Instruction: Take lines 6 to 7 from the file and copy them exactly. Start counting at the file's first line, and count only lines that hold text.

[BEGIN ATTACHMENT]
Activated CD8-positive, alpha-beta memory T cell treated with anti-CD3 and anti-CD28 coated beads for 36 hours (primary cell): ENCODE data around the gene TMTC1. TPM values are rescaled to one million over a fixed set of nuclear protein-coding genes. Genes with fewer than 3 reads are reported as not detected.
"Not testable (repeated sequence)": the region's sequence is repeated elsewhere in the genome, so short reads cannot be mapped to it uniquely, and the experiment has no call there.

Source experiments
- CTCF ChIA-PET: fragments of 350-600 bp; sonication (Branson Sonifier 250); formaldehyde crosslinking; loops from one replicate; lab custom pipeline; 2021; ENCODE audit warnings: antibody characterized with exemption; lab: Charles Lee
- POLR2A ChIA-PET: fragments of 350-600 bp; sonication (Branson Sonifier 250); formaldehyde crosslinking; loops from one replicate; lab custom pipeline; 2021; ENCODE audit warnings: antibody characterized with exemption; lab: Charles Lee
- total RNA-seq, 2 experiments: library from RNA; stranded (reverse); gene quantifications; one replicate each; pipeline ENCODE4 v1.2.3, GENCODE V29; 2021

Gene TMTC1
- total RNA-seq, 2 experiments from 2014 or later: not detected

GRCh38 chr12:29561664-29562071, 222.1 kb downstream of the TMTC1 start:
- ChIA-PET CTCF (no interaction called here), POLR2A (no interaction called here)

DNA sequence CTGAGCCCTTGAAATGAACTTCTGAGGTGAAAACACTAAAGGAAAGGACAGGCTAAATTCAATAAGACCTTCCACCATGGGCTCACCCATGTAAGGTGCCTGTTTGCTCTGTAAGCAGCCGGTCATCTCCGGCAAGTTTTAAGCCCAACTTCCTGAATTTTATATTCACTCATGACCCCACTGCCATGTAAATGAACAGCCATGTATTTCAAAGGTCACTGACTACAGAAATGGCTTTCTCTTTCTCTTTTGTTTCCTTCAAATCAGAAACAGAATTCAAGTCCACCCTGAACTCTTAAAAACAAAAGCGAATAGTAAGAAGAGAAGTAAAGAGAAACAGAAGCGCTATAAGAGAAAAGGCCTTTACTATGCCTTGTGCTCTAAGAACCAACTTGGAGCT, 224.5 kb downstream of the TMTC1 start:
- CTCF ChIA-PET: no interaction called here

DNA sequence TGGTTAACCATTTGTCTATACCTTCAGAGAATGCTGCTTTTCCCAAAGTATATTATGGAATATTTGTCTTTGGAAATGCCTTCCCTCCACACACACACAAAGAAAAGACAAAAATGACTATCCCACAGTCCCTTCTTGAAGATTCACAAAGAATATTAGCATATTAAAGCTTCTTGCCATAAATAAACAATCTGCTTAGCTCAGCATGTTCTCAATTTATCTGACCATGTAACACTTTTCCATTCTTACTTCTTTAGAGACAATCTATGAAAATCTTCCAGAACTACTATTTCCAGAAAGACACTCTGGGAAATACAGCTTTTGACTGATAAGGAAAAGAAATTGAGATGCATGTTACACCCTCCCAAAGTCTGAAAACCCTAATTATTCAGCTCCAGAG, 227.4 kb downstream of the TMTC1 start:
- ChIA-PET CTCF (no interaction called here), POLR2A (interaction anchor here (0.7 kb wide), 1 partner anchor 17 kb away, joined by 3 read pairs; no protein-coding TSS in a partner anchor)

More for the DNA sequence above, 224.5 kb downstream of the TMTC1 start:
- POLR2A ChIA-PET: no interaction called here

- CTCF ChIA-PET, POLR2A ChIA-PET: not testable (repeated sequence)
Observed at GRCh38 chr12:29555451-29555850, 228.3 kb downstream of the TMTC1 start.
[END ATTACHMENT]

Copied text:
- total RNA-seq, 2 experiments: library from RNA; stranded (reverse); gene quantifications; one replicate each; pipeline ENCODE4 v1.2.3, GENCODE V29; 2021

Gene TMTC1